Despite the dangers, all of them are willing to devote their own safety to protecting the public and maintaining social order.
In danger zones, as usual
The special police force (team 3) of the Police Department for Investigation of Social Order, Ho Chi Minh City Police, was established on April 2, 2008. 38 police officers of this special force are always on standby to deal with different type of crimes and conduct complex criminal investigations.
After stressful working hours, the police officers come back to the police station for a short sleep.
On the morning of July 7, Tuoi Tre visited the police station. In a large room with 30 bunk beds, there were several police officers resting after patrolling the streets all night.
Second lieutenant Pham Huynh Ngoc Viet was sitting in the middle of the room. Viet had just returned from the Hospital for Tropical Diseases. He must go there for treatment to prevent HIV infection after exposure. Viet was injured when he chased and fought with a necklace robber on To Hien Thanh Street the previous afternoon. While fighting with the thief, Viet’s bleeding hand came into contact with the blood of the other man, who was HIV positive.
Viet looked tired after taking medicine. His right hand was still bleeding and he was rather nervous. In the middle of that morning, Tuoi Tre followed Viet to the hospital to get the blood test result. The doctor said that the blood test was negative, but Viet still had to take medicine every day for six months. His words made Viet feel secure. “Don’t worry about this. I am not the only one. Six brothers in our team have taken this medicine”, Viet said with a smile.
Viet is one of many police officers who face dangerous situations every day. Lieutenant Trinh Huu Phuong once broke his leg when he was chasing after a robbery gang.
Second Lieutenant Duong Phuoc Bao Hoang, who has since moved to another unit, had to get his spleen removed after being stabbed by a criminal. Being injured on duty has become something familiar with the police officers of this special force.
Lieutenant Tran Thanh Binh told Tuoi Tre about the hard days when his team followed illegal motorcycle races at the end of 2011. According to the law, to arrest the racers, police officers must have evidence which can prove that the racers participated in organized illegal competitions.
There must be a referee and a race track with starting and finishing lines. Moreover, the police officers have to wait until the race ends and approach promptly when the racers are collecting the betting money.
This requires the police officers to spend time keeping track of the suspects. They had to disguise themselves as street sweepers and motorbike taxi drivers to keep watch at hot spots and follow the racers. Each time the racers found someone or something suspicious, they changed their plan and the officers had to start their work over again.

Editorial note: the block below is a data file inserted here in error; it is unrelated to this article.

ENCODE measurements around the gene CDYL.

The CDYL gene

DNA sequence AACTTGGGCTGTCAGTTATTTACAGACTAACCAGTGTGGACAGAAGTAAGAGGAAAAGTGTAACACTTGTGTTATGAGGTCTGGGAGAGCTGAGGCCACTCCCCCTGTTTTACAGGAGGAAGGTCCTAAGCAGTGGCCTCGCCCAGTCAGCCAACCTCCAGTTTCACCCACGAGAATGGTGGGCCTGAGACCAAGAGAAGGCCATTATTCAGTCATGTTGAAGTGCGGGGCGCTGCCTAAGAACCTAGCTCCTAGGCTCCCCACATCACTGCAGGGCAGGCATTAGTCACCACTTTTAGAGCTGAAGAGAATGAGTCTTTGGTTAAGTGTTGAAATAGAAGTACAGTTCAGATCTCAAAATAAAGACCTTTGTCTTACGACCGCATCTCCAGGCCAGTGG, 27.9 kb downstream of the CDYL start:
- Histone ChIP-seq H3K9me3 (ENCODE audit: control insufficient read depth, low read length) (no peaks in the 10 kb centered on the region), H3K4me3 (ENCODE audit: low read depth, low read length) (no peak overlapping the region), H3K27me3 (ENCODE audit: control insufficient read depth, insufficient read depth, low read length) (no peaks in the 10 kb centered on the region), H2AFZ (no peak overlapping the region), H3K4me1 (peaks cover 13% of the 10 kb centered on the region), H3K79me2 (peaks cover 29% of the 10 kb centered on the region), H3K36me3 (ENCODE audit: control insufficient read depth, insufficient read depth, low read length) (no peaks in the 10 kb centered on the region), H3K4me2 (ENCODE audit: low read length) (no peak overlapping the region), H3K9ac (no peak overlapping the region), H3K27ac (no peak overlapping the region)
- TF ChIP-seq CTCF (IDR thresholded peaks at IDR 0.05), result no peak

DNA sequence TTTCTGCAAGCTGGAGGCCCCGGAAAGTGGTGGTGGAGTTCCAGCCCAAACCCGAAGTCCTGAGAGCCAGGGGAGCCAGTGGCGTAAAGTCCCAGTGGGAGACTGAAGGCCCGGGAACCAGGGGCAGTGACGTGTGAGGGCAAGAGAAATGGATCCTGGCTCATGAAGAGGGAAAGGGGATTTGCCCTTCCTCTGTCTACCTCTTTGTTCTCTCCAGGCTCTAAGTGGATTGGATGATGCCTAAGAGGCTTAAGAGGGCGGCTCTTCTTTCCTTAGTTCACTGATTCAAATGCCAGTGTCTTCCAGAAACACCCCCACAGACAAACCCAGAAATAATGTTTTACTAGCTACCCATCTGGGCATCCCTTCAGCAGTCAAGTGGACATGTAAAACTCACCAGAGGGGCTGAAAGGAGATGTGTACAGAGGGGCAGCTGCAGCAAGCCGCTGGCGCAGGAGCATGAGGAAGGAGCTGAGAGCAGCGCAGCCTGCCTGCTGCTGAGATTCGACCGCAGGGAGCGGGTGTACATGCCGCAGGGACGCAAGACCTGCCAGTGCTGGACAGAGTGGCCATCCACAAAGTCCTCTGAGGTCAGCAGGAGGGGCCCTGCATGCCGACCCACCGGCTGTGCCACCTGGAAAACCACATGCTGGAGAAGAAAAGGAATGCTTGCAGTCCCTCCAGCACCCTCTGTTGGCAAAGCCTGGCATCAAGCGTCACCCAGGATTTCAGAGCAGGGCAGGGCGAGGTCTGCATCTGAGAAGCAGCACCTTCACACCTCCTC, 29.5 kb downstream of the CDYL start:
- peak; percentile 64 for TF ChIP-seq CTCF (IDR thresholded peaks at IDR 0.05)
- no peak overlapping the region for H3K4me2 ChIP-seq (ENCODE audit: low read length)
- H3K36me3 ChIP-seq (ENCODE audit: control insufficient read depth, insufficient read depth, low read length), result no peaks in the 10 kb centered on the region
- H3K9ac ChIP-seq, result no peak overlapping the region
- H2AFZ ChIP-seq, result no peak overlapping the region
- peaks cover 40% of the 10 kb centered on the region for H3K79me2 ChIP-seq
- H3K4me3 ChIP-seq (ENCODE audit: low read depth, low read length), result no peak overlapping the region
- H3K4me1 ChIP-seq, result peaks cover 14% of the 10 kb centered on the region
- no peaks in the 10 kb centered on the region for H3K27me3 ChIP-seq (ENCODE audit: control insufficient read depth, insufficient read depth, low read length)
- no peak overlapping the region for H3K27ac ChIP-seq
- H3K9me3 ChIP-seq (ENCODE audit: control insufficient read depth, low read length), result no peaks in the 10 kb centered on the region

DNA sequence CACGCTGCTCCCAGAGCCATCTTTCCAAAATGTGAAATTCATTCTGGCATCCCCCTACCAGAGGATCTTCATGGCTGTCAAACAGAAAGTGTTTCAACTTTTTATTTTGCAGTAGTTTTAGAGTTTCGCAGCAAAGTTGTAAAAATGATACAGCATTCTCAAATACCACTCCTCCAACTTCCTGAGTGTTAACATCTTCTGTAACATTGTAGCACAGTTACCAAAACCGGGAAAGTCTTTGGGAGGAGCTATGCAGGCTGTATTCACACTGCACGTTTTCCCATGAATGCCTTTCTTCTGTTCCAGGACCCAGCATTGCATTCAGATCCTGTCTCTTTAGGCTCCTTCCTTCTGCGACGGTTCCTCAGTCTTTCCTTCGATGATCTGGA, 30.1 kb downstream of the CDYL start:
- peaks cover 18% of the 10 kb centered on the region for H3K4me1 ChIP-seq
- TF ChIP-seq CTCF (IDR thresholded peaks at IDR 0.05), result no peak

It was not until March 2012 that the police officers were able to bust a ring. “All of us were so happy and felt relief. No one cared about their own injuries during the days chasing the racers”, said Lieutenant Binh.
The job requires the police officers to patrol on their motorbikes all day. They only return to the station after a long shift for a short break and quickly leave when there are clues for an investigation or a suspect who needs to be followed.
Those police officers often joke that since their wives cannot find them at the police station, it’s hard for them to prove that they are really on duty, and not out somewhere for fun.
According to Lieutenant Binh, each police officer in his team is assigned to be on the night shift two times a week. However, Binh and other police officers often stay out on the streets all night to patrol or follow suspects. It is common for them to go home only once a week.
One year, although there were only two days left before Tet, they were too busy to go home and could not give their wives money to prepare for the holiday. “We have little time for our family, so we need love and sympathy from our wives so that we can keep our mind on work”, Binh said.
The police officers of this special force are assigned to deal with all types of criminals. It often takes them at least six months to deal with a special case. When one case ends, they simply continue working on another one.
“Although we are eager to be given a new task, sometimes I feel uneasy over making the family worry for my safety”, said Lieutenant Binh.
However, when the police officers are on duty, everything is put aside. Coming back from the hospital with the medicine in his hand, Second Lieutenant Viet smiled cheerfully and said “I am ready to go on patrols this afternoon”.